Peter Gibson: Well, I assume it's the same paint that the city uses. Although I've noticed, for example, the paint I was using three years ago from a can, that was the only paint that I had discovered, but it was canned paint, and it seems to last longer than the spray can paint, which I've been using most recently, there are advantages to both.

Zeke: Any specific brands you'd like to give shout outs to [they laugh]?

Peter Gibson: Oh man, well, Krylon does a good street paint. A lot of it has to do with, they sell it as different brands, and you have to do... I had to do a fair amount of research to find which hardware stores sell it. In most cases I would buy out a hardware store, and they wouldn't replenish it unless you ask them to order it, because nobody buys it, it's pretty rare I guess. Although it's available over the counter - so to speak - for the general public.

Zeke: You ever thought of buying in bulk? Opening up an account [they laugh]?

Peter Gibson: Well, I've definitely placed orders... the paper trail is there, if you really... so yeah, it's there for use by the general public, there for, I imagine, use in your garage, your personal parking space, I don't know what people would use it for. And you can go to Home Depot and rent a line striper. You can own pretty high powered paint guns, similar to the ones the city uses.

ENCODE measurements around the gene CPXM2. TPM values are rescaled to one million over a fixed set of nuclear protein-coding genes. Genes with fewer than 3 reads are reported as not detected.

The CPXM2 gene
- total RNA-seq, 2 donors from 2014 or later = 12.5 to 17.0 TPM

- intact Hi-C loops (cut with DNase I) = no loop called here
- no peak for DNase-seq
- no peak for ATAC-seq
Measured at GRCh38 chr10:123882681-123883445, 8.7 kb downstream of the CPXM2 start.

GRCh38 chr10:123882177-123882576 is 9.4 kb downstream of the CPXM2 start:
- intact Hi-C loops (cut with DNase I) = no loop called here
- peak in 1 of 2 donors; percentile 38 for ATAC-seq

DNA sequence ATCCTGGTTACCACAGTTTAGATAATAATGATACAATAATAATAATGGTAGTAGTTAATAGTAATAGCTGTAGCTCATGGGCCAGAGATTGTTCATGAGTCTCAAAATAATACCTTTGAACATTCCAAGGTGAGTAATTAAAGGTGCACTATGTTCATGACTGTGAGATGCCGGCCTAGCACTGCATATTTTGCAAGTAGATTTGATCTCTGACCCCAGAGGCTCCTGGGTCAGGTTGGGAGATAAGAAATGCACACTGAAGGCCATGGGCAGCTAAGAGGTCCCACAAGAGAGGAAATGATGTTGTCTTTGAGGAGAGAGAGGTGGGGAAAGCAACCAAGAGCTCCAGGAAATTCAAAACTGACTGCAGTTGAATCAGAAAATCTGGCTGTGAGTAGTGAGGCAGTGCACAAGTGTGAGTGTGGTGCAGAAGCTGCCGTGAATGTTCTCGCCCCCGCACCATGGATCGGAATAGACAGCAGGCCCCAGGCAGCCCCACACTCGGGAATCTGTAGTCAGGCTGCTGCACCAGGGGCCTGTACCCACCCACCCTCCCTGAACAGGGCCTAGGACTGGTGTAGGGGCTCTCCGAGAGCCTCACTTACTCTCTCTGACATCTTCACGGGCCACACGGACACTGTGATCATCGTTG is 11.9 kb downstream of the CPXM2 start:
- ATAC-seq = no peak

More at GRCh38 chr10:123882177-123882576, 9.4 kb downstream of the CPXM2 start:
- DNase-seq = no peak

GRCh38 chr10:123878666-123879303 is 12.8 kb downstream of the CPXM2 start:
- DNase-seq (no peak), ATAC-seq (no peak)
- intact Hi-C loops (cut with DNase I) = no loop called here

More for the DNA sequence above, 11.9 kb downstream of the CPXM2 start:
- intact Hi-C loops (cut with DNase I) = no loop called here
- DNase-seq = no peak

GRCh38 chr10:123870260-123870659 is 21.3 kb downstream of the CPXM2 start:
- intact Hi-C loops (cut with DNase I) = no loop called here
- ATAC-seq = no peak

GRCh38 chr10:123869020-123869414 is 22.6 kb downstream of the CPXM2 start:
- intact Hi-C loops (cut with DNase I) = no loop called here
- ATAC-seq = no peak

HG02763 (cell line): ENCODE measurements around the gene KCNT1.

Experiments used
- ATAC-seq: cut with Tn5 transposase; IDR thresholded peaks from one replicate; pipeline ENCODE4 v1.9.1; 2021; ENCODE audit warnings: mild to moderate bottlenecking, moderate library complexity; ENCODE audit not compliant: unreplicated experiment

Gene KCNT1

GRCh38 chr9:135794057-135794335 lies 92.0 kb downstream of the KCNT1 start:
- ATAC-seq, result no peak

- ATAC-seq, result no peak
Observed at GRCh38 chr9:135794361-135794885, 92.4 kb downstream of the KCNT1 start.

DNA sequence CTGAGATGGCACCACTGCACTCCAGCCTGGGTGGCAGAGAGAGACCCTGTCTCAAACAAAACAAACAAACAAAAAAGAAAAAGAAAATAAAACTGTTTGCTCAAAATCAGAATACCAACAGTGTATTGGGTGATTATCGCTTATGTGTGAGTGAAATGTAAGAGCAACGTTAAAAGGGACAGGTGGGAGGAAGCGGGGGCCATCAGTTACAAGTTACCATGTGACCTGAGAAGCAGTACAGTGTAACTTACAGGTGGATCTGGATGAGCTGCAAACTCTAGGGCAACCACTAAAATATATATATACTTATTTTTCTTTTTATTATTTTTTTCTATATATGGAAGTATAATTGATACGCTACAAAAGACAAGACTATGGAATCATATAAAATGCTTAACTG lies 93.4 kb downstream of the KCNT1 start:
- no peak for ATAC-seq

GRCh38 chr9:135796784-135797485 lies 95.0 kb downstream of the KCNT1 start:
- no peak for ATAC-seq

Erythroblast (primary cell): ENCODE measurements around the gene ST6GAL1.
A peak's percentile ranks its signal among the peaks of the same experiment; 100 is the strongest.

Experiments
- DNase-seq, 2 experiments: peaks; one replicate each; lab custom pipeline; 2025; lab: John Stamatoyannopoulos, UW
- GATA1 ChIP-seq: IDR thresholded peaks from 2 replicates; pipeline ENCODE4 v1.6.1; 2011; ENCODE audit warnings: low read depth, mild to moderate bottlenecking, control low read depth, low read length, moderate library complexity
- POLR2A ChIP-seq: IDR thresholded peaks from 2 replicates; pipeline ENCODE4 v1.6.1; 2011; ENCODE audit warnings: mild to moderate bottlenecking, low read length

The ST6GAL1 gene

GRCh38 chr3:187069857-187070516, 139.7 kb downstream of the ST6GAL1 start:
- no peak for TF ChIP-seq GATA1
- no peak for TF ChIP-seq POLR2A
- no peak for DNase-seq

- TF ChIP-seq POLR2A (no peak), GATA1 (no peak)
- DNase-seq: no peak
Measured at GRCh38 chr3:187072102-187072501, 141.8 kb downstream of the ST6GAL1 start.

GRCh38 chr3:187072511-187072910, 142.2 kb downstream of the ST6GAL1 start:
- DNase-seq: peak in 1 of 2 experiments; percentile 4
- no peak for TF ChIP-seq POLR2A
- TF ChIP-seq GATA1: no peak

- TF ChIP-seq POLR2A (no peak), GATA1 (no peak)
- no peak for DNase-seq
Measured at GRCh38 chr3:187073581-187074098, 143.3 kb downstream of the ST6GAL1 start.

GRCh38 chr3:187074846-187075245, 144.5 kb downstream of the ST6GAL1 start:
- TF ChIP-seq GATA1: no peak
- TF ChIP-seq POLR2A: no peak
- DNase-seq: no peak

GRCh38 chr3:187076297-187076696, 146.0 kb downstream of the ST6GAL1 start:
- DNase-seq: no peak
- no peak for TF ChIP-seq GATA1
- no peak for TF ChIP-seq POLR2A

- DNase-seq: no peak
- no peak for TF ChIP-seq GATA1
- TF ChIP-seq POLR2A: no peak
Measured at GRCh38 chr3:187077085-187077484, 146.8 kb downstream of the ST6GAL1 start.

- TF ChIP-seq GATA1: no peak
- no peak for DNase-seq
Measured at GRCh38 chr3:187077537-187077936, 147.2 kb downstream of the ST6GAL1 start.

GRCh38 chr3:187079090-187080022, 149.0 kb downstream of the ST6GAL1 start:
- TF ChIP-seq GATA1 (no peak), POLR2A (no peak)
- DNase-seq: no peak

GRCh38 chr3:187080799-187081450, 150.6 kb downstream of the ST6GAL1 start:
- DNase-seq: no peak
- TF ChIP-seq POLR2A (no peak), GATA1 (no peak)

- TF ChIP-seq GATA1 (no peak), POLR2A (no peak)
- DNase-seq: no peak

Zeke: Do you ever use any of those?

Peter Gibson: No, I've never used any of those. I mean, I've definitively researched that, I've definitely checked out what's on the market, because I'm just trying to fine tune the whole process. I think that has a lot to do with the proliferation, if you will, of things you saw. I just got better, ideas were flooding into my head and I sort of wanted to get them out, but I'm sure my ego also played a role in all that.